Though I ended up a few wins and few percentages short of my goal, this was a much more fruitful week than the previous one. Now that the meta has begun to settle and everyone seems to be playing a variation of the same Demon Hunter archetype, it’s time to do what I enjoy the most: tinker with the established meta deck to find some minor edges in specific matchups. Problem is, that might be more challenging than usual in the Tempo Demon Hunter mirror.
- Introduction – 0/1000
- Week 1 – 118/1000
- Week 2 – 147/1000
- Week 3 – 208/1000
- Week 4 – 280/1000
- Week 5 – 388/1000
- Week 6 – 421/1000
- Week 7 – 529/1000
- Week 8 – 597/1000
- Week 9 – 640/1000
- Week 10 – 672/1000
- Week 11 – 704/1000
- Week 12 – 752/1000
Not quite 220, but if you squint enough, it looks like 210, which is still in line with the “ten wins a day” plan. Fortunately, the average Demon Hunter match is just as quick as I have hoped, which gives me hope that I can reach 300 by the next time you hear from me.
The One Demon Hunter Deck
Since the Kael'thas Sunstrider/Inner Demon builds have all but vanished since the nerf (at least that’s one prediction I got right, along with the second nerfs), there’s basically just the one shell for the class, the tempo approach with various different power spike/payoff tools used in different builds. In many ways, this reminds me of the Kobolds and Catacombs days where Druid decks had an extremely strong and flexible ramp/draw/stall toolkit and could basically tack whatever wacky finisher they wanted to on the top of their curve for the endgame. You could not identify which one you were playing against until the point it was basically too late to adjust your gameplan.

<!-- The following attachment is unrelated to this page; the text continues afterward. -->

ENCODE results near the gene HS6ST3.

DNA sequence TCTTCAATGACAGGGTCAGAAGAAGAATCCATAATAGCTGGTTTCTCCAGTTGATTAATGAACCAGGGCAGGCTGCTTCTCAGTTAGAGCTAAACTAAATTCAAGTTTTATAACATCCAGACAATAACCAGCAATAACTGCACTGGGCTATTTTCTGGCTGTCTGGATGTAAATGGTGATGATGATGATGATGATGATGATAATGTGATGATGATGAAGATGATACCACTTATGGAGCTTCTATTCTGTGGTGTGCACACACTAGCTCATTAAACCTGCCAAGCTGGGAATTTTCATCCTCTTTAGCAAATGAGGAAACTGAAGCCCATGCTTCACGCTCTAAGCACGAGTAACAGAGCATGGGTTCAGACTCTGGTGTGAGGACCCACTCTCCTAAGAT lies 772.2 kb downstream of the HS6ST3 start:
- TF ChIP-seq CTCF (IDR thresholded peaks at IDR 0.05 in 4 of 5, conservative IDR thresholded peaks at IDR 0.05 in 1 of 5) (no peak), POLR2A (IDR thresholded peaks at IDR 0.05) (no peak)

To be fair, Tempo Demon Hunter is not that bad because the flex spots are not the finishers. The early game plays out in an identical manner across each of the archetypes and their overall strategy is the same across all builds, and the difference between a Priestess of Fury curve-topper or a set of Questing Adventurer shenanigans doesn’t change your gameplan against them in a fundamental way. However, it does go to show the limitations of the class in its current state, with basically just the one archetype on offer after the nerfs and little to no reason to believe that any “Big Demon”, Highlander or other sort of builds could emerge until the release of the next set. With a lot fewer cards available to work with compared to the other classes, the innovation potential remains limited – and with their one deck performing so well, it becomes a potentially futile quest to chase a few extra percentage points in the mirror match based on your tech decisions.
If you like playing with a strong tempo deck – and I do – it’s a decent gameplay experience. For those of us who’d perhaps prefer playing with the nine original classes as well from time to time, I can see how this would become mind-numbing over time: 47% of my matches were Demon Hunter mirrors in semi-dumpster Legend last week even after the two rounds of nerfs. There’s also the very real concern that the cumulative effects of the instant card nerfs with potential further future changes later down the line could leave Demon Hunter without any viable archetype. With just the one – albeit a very strong option – available, I’m actually quite worried about Illidan’s long-term prospects. The class was only just released and it already saw seven of its evergreen cards nerfed. Whatever Team 5 had planned for it, there’s no doubt it will need to be adjusted for the upcoming set releases.